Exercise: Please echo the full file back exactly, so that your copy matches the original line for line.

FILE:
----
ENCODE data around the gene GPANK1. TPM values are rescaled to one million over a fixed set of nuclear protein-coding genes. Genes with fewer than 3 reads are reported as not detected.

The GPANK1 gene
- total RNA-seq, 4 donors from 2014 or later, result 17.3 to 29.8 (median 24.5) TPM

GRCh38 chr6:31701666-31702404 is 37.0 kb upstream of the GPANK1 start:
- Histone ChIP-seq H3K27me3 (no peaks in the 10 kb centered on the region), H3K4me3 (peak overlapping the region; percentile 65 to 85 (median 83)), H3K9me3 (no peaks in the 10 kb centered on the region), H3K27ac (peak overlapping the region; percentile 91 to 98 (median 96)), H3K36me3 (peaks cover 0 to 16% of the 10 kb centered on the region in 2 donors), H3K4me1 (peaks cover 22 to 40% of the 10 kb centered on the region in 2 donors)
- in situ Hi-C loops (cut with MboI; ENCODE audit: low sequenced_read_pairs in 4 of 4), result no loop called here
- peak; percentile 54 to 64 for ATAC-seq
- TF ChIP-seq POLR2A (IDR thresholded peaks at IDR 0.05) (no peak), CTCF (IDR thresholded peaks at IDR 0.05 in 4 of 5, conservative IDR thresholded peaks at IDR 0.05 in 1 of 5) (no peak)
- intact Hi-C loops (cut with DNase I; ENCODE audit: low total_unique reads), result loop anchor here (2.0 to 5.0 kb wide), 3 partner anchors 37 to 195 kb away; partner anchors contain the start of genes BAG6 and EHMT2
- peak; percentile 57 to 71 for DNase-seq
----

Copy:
ENCODE data around the gene GPANK1. TPM values are rescaled to one million over a fixed set of nuclear protein-coding genes. Genes with fewer than 3 reads are reported as not detected.

The GPANK1 gene
- total RNA-seq, 4 donors from 2014 or later, result 17.3 to 29.8 (median 24.5) TPM

GRCh38 chr6:31701666-31702404 is 37.0 kb upstream of the GPANK1 start:
- Histone ChIP-seq H3K27me3 (no peaks in the 10 kb centered on the region), H3K4me3 (peak overlapping the region; percentile 65 to 85 (median 83)), H3K9me3 (no peaks in the 10 kb centered on the region), H3K27ac (peak overlapping the region; percentile 91 to 98 (median 96)), H3K36me3 (peaks cover 0 to 16% of the 10 kb centered on the region in 2 donors), H3K4me1 (peaks cover 22 to 40% of the 10 kb centered on the region in 2 donors)
- in situ Hi-C loops (cut with MboI; ENCODE audit: low sequenced_read_pairs in 4 of 4), result no loop called here
- peak; percentile 54 to 64 for ATAC-seq
- TF ChIP-seq POLR2A (IDR thresholded peaks at IDR 0.05) (no peak), CTCF (IDR thresholded peaks at IDR 0.05 in 4 of 5, conservative IDR thresholded peaks at IDR 0.05 in 1 of 5) (no peak)
- intact Hi-C loops (cut with DNase I; ENCODE audit: low total_unique reads), result loop anchor here (2.0 to 5.0 kb wide), 3 partner anchors 37 to 195 kb away; partner anchors contain the start of genes BAG6 and EHMT2
- peak; percentile 57 to 71 for DNase-seq